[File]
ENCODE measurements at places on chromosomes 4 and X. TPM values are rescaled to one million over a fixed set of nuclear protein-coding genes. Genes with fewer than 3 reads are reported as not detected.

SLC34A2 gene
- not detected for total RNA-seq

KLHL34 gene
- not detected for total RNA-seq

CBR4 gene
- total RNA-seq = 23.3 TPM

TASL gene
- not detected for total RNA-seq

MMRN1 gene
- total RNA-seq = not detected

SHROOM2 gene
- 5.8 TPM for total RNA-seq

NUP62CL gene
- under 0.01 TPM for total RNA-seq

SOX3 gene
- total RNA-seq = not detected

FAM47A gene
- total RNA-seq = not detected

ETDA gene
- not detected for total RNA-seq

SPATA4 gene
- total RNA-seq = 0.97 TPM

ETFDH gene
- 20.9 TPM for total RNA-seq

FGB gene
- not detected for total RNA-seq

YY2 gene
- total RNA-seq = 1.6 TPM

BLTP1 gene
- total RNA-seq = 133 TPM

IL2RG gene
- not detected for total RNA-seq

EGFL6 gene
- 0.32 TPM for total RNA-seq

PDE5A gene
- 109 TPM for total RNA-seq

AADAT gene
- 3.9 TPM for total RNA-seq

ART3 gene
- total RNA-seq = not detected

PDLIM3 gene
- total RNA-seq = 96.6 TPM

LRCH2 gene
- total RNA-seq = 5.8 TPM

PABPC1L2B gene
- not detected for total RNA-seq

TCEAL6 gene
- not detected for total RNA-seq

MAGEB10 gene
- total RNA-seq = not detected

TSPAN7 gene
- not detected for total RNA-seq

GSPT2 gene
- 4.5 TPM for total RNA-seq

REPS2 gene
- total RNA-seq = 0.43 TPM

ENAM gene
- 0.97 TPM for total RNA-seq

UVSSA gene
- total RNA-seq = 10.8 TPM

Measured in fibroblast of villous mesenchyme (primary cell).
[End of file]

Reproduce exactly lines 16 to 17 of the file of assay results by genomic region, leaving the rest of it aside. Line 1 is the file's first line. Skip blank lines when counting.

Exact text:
SOX3 gene
- total RNA-seq = not detected